Day 10 - Jan. 3, 2015
This day would be my last full day in Iowa. The first thing we did that morning was to go to the Machine Shed Restaurant to see Governor Mike Huckabee talk. For once, we arrived on time and got a seat at the restaurant. It’s just that my seat was backward, and facing the wrong way.
That meant that I had to crane my neck around just to see the guy.
I did get the chance to meet him as he came into the restaurant, and get an autograph, but not a picture. Thankfully, he had yet to go and talk with the corner where my mom was sitting, so I scampered over there to get a picture. Even though I was wearing the same jacket at the time, he still didn’t recognize me from literally two minutes ago.
Huckabee started off the Q&A (Questions & Avoidance, because remember, we’re dealing with politicians here) by telling us a story.
I didn’t really remember what the story was about, other than a delayed plane and a flight attendant asking for volunteers to fly the plane, but nothing too important.
He then made one of my favorite quotes of all time.
“We were in Atlanta, because as anyone who’s gone anywhere in the Southeast knows,” he began, “that wherever you go, you will always have to stop in Atlanta first,” People seemed to find this hilarious. Then he continued, “When I die and go to heaven, I’ll probably have to stop in Atlanta first,”
It was the best joke I’ve heard in ages ... at least, I hope it was a joke.
As a side note, after his talk, I went and asked him a question about some education reformations, which he avoided gracefully, but the kicker was that this was the THIRD time I talked to him in about half an hour, and he thought I was a different person each time.
That night, at a welcome party held by a host family for a PYLI student, Swallow brought up the first germ of an idea. It was to be my last night in Iowa. We planned to leave tomorrow because my school started.
“Hillary Clinton’s coming to town tomorrow,” he told us. “It would really be a shame to come so far from San Francisco and just miss her. Her rally is tomorrow at 6 pm, but doors open at 4:15.” That just goes to show how many people were going to be there.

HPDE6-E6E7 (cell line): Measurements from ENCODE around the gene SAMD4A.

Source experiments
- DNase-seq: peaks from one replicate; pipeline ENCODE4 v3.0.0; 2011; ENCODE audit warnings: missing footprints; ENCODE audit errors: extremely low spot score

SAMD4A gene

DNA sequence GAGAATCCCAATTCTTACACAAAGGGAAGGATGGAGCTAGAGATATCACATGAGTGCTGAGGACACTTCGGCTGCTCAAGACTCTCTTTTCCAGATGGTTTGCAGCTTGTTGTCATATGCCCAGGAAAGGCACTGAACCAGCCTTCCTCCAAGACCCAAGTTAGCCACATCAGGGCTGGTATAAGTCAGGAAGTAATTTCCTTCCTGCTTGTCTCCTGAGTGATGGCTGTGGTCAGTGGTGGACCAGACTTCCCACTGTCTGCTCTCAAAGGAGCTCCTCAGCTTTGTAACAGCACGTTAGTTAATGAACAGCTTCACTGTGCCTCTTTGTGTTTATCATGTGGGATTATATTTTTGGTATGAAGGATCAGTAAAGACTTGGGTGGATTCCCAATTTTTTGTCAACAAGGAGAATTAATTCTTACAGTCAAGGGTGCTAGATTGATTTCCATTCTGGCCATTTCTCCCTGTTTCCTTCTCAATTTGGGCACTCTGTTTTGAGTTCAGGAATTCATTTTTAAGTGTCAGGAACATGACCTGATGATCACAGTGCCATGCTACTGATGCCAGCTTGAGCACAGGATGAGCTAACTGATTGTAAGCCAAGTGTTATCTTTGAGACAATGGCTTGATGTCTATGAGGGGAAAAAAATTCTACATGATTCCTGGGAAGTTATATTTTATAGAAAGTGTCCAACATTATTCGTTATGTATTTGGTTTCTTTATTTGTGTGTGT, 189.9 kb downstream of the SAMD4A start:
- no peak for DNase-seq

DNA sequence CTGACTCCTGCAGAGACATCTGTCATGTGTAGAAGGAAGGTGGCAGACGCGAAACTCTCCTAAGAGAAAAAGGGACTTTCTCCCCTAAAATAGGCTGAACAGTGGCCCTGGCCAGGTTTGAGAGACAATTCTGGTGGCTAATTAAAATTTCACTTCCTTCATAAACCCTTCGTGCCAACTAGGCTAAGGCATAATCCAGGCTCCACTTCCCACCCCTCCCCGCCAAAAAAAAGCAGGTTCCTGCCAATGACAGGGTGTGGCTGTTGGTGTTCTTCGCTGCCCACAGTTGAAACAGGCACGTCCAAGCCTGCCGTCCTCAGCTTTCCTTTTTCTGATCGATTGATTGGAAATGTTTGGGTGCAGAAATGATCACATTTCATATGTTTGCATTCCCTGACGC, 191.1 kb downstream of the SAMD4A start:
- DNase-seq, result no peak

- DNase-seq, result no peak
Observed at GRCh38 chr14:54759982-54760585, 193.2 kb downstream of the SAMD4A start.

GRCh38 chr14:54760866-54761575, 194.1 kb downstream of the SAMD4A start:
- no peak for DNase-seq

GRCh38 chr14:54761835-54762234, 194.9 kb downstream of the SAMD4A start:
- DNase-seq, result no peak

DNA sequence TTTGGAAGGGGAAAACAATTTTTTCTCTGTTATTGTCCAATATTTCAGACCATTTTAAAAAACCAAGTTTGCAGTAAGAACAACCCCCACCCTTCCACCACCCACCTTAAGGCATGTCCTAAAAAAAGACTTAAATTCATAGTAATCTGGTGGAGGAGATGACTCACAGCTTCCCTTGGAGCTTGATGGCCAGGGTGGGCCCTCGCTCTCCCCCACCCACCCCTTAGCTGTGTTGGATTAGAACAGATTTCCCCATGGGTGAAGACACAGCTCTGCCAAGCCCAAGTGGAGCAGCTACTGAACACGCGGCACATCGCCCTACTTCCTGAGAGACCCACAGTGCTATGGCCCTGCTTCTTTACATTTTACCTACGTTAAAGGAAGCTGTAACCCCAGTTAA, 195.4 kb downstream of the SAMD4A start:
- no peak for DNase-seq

“I’ll check our flight time,” my mom replied. “It is…” she started. “umm… tomorrow at ahhh…” she kept looking. “five PM.” “My God,” I muttered. “We can’t miss our flight! Can we?”
The party was fun, though, and Mom pretty much whiled away the whole time debating with Swallow on whether we should miss our flight. Apparently the airline can put you on a later flight anyway.
When the party was over, and we were back in our hotel room, Mom ummed and ahhed over it for hours that night. She really really really wanted to see Hillary, and it looked alarmingly like I was going to as well.
“It would be such a shame to come all this way and just barely miss Hillary by an hour,” she really tried to sell it this time, because the other nine times didn’t do much to sway me.
“Whatever, if you want to see her that bad,” I replied.
“Great! I’ll call the school tomorrow, and we can call the airline!” Mom was ecstatic, even though she tried not to show it.
The result was that there were no flights to San Jose the following day, but there were two seats on a 5:30 AM flight the day after. That meant adding an unexpected two days onto our Iowan itinerary.